State of the Me

I find I’m reticent to write a lot of the things I’m thinking lately; partly because a lot of it strike me as ephemeral crap I don’t really want to think about, and partly because I’ve grown weary of debate and discussion on certain topics. And not enough happens in the writing part of my life right now, so I’m not doing anything there. Meh.

I have thoughts, but I’m just increasingly unlikely to share them for fear of… I’m not sure what, exactly. Here’s a random sampling:

I’m tired of being dismissed with tired lines about “privilege” if I disagree with the idea that white people have no place in discussions about racism, or if I think the term “cisgendered” is unnecessary. (There is nothing wrong with “gender normative.” The word “normal” exists for a reason, and it isn’t a value judgment to say someone isn’t normal in some way. I’m a bisexual man–that isn’t “normal,” in that the vast majority of men are straight. It doesn’t lessen me to say my sexuality isn’t normal. It doesn’t, in my opinion, lessen a transgender person to say that I am gender-normative. But because I’m not transgender, apparently I don’t get to say anything.

The increasing tribalization of American society worries me. It’s not a good thing that so many people identify themselves by whomever they voted for in the last election.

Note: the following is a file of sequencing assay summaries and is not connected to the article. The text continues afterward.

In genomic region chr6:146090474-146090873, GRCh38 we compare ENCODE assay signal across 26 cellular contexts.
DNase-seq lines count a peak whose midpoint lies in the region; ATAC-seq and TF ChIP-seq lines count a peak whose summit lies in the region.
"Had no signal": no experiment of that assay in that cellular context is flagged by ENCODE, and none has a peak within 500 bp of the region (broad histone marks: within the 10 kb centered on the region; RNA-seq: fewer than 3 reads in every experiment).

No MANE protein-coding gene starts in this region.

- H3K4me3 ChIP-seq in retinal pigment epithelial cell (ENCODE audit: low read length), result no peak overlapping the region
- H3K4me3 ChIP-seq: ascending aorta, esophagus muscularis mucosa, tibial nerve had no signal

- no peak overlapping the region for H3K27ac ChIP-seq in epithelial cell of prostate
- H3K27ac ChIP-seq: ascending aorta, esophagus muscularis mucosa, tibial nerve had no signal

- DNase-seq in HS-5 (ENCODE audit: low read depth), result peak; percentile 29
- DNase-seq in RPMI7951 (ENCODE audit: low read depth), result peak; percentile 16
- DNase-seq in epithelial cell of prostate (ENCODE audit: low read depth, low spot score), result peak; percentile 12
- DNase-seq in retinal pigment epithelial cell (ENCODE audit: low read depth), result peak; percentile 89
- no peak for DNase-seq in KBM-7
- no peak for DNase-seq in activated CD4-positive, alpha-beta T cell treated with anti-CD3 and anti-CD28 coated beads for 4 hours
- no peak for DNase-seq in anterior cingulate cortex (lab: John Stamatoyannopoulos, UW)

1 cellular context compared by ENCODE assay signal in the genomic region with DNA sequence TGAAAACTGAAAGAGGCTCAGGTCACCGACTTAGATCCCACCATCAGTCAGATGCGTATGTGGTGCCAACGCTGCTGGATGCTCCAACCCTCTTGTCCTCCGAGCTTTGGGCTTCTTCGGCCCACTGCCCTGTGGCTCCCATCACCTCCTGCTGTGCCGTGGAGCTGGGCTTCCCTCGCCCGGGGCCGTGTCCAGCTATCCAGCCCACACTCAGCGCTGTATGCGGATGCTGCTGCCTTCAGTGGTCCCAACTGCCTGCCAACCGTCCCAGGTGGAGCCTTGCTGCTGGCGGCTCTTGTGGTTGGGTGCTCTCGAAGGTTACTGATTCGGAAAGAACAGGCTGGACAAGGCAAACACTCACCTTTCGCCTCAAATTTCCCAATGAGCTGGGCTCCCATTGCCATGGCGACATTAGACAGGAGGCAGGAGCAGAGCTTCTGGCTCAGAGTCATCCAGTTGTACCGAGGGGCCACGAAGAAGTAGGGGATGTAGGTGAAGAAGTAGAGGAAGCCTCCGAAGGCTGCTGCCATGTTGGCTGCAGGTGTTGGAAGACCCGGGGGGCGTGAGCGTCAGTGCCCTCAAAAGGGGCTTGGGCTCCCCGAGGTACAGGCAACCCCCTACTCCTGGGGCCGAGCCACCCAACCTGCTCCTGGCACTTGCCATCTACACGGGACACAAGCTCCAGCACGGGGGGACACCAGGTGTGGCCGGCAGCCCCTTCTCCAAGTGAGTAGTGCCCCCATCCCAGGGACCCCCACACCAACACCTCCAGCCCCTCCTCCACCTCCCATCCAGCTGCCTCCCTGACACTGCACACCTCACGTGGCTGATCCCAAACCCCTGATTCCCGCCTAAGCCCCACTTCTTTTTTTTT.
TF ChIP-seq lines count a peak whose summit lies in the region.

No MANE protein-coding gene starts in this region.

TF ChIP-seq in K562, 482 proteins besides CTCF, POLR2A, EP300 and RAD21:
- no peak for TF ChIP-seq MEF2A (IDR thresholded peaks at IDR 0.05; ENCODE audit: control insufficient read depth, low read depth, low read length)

I would emigrate to the UK in a second, for a lot of reasons. Lack of funds to do so is one reason I don’t. I wish there was a “citizenship swap” mechanism. That’d be pretty cool, actually. I think it’s absurd that in the modern world, with more ability to travel than ever before, our nationalities are determined by where we happened to be born. I regret, as I get older, that I didn’t go when I was much younger and probably could have done it legally. It’s only gotten more difficult since then, and the UK’s new system counts my age against me. (And yes, I know the UK isn’t perfect, either. As I said, many reasons.)

I don’t think Edward Snowden is a whistleblower. He just doesn’t fit the definition. I’m not sure whether or not I think he’s a hero, but I think it’s good that the information he leaked is out, and I suppose I’m glad he made that happen. He’s a guy who made a choice, and now he has to deal with the consequences of those choices. I suspect history will remember him more fondly than that.

I think I’m having a midlife crisis. Fortunately it’s more “quiet desperation” than “buying a sports car.” It’s not that my life sucks, but that I’m rebelling internally against some of the strictures I have to live by.

Theodore Beale is a cautionary tale showing that knowing facts doesn’t mean you’ll come to a reasonable conclusion regarding those facts.

Identity Theory makes me insane.